New Pet Owner
Lost Pets Offer Clues to Finding Them
How your dog interacts with strangers can be key to finding him. Depending on his personality, he may be right around the corner — or halfway across the state by the time he’s located.
Thousands of dogs go missing every day. Knowing your pet’s personality and how he behaves toward strangers can reveal how she will act if he gets lost. His personality may also indicate how far from home he’s likely to travel before being rescued.
Dogs tend to fall into one of the following three behavior categories:
The Friendly Dog
A gregarious dog will come up to the first person that attracts his attention and wag his tail. It’s unlikely he’ll stray far from home. Because of his trusting disposition, a stranger who finds him may be tempted to adopt him on the spot. If you find a friendly dog without a collar and ID tag, he’s probably lost. Contact the closest animal shelter for advice on reuniting him with his family.
The Standoffish Dog
A dog with an aloof temperament is wary of strangers and may travel a great distance from home, avoiding human contact. He can, however, be enticed with food. Strangers may misinterpret his wariness for having been abused. Often a distrustful dog is not recovered for weeks or even months after escaping. By then, his physical appearance may have deteriorated and he may appear to be homeless. When you see a dog in this condition, think "lost," not "stray," and try to locate the owner.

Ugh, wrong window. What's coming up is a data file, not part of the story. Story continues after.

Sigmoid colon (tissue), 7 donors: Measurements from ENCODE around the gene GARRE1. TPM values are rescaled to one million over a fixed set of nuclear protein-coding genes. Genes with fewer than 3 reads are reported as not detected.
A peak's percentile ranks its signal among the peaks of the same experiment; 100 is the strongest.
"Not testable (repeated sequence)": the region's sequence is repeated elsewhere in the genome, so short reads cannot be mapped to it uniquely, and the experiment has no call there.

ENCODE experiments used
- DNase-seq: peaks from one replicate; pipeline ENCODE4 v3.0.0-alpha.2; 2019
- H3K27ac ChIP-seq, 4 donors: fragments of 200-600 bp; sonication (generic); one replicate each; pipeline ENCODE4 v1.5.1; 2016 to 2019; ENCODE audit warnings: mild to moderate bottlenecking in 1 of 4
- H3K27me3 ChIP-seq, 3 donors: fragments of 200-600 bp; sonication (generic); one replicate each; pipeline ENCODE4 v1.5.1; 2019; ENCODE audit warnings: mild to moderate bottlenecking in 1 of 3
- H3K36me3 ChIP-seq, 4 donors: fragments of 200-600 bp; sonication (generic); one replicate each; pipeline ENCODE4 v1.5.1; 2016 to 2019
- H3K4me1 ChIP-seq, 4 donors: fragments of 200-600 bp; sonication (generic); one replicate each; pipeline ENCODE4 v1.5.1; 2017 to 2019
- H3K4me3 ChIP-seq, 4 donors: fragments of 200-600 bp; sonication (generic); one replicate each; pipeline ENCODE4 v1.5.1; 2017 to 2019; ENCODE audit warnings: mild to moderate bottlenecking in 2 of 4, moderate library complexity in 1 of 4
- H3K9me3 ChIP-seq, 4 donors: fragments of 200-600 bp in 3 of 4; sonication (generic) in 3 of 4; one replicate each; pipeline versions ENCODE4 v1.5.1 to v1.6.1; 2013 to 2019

The Fearful Dog
A fearful personality is either a genetic disposition or the result of an unfortunate puppyhood experience. If a dog panics easily, a loud noise may be enough to make him bolt and run for miles. Consequently, a scared dog can travel great distances and is at high risk of being hit by a car. Because of cowering or fearful behavior, people may assume he has been abused. Even if the dog has an ID tag, a rescuer often refuses to contact the owner, assuming he or she mistreated the animal. Once again, think "lost" not "stray," and act accordingly.
Start Searching ASAP
If your dog disappears, don’t inhibit your chances of finding your pet by taking a “wait and see” attitude. Start searching immediately. Although dogs in movies and Internet tales find their way home after a long and harrowing journey, it’s rare they do it without help. So don’t give up quickly—it could take weeks or months for your pet to be recovered.